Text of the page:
I suppose I am digressing from the immediate topic (it’s so easy to get carried away by the beauty of things when quoting the words of Christ), but my point of confusion is this: violence is, I freely admit, a necessity in our fallen world, at least in many cases. However, it is in violation of Christ’s explicit challenge to not kill, or even hate, our enemies.

    I suppose my point is: violence, by its very nature, is an end that justifies a mean in a less-than-perfect world. It’s adding another layer of complexity to consider this in terms of gender as well:

    A woman acting in violence: Morally wrong, sometimes necessary.
    A man acting in violence: Morally wrong, sometimes necessary.
    A woman acting in passivity: Morally right, sometimes dangerously ineffective.
    A man acting in passivity: Morally right, sometimes dangerously ineffective.

    If we want to draw another line of distinction through this based on gender, we would have to say that “Women are less justified in committing acts of violence than men are.” But, in the real world, can we draw such a line? If so, where?

    I fear I’ve worded all this rather poorly, but hope that you can address the general concerns. I know I’m touching on some very large philosophical debates as well that perhaps supercede the gender-and-faith topic, and I understand if you don’t have the time to answer such matters fully. Any thoughts you have, though, would be appreciated.

    Love in Christ,

  6. Fr. Bill   |  Thursday, 29 March 2007 at 4:43 pm

    Hi, Seamus,

    Again, I get overwhelmed by the approach you make to these issues. I hope you won’t think I’m blowing you off, if I decline to pick up these issues at the points you are choosing to do so. I’m not at all sure it’s a helpful way to proceed.

    For example, you ask – about mid-way through your queries – this question: “What if women are, in a dangerous situation, the only ones who can act? What if a man and a woman are (in a closed-system scenario with no outside help) beset by an attacker.” Leaving aside for a quick moment the essence of your question, I’d say that it has little, maybe no, bearing on issues of public policy or general ethics. It isn’t valid logically, rhetorically, or ethically to move from “women may resist a violent attacker” to “women should be deployed in military combat.” You can pretty well insinuate any ethical criterion into any discussion by selecting a highly specific instance and then attempting to generalize from it.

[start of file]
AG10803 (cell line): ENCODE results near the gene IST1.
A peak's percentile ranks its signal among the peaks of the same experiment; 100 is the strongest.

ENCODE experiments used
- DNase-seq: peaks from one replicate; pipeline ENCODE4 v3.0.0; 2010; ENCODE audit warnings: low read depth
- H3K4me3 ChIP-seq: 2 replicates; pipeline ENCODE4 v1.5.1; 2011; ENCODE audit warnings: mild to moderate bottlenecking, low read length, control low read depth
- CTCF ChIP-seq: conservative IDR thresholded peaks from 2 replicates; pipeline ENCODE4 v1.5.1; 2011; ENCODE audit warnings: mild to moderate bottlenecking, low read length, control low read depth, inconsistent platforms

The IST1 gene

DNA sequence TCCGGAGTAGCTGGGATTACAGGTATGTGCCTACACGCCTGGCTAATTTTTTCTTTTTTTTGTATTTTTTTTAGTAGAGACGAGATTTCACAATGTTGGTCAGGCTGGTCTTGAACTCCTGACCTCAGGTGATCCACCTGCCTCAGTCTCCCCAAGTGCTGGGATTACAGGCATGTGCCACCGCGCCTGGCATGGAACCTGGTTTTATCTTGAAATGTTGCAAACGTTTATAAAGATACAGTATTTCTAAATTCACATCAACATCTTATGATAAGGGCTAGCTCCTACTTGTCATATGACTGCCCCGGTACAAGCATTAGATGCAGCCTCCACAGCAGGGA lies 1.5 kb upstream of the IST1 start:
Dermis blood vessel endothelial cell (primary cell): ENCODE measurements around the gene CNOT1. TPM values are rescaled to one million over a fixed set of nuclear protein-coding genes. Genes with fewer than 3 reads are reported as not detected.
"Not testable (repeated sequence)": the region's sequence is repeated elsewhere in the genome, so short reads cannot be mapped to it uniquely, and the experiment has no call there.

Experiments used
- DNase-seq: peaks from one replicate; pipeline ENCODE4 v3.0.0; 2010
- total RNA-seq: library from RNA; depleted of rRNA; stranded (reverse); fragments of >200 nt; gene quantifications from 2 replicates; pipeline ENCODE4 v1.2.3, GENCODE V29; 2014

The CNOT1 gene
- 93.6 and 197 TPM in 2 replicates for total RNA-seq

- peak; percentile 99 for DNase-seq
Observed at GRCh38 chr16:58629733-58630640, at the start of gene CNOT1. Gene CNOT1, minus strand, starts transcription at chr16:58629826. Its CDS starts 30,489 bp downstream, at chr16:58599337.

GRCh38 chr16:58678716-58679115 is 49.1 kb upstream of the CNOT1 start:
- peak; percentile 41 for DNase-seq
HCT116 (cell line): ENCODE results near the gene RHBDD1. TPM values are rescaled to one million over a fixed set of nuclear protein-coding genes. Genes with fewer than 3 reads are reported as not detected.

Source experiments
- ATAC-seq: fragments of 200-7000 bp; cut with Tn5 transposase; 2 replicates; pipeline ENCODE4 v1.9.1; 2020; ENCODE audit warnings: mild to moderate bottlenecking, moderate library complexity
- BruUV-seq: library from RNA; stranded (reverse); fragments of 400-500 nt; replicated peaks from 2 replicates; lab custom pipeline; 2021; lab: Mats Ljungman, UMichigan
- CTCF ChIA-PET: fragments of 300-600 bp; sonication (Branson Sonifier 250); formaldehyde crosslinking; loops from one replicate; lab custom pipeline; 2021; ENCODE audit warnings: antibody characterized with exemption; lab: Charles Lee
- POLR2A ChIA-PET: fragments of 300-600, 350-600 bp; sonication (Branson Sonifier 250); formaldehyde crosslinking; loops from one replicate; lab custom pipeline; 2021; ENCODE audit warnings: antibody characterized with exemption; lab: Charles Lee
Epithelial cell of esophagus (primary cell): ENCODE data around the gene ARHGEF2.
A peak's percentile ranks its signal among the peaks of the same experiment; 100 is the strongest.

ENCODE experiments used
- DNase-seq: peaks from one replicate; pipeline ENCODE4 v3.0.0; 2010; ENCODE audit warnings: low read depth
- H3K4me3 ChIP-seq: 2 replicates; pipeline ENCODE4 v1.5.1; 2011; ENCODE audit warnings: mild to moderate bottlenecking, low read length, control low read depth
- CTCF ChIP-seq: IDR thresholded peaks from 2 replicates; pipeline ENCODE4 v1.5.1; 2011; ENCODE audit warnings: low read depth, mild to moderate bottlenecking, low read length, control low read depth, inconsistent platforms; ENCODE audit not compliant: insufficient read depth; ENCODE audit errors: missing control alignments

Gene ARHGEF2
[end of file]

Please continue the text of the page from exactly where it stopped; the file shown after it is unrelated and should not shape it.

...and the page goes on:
Now, to address the question of a woman beset by a violent attacker: well, of course – there’s nothing morally wrong with a woman responding with defensive violence toward any attacker, male or female, with or without an accompanying spouse. I can’t imagine any ethicist – except the most radical partisan of nonviolence – ever saying she would be wrong to resist with appropriate violence. So, letting that answer stand, for the moment, we ask “so what?” It is a very long – and, I think, hopeless – distance from a woman beset by a rapist in a night-time parking lot and the public policy of women in the military.

    By the way, at Tim Bayly’s blog, it appears this issue is breaking out for further discussion. That blog gets a lot more attention in the Christian blogosphere than this one (Duh!), so I commend that particular discussion to you. The Bayly brothers are also moving their blogsite, so the location of their new blog is here. And the URL of this new discussion on women in the military is here. I notice one commenter there has asked for the definition of “feminism” in the context of that discussion. I’m awaiting to see how this discussion proceeds.

    You go further to ask if, perhaps, nonviolence itself is the highest moral value. If you answer yes, then of course – no violence should ever be resisted by anyone for any reason. Yes, it’s related to “women in combat,” but only insofar as to rule the latter out of the question insofar as combat itself would be ruled out. But, once you embrace the idea that violence may be deployed against evil, particularly as a matter of general ethics and/or public policy, then and only then is it legitimate to ask the further question about whether that public policy or moral duty lays differently on men than it does on women.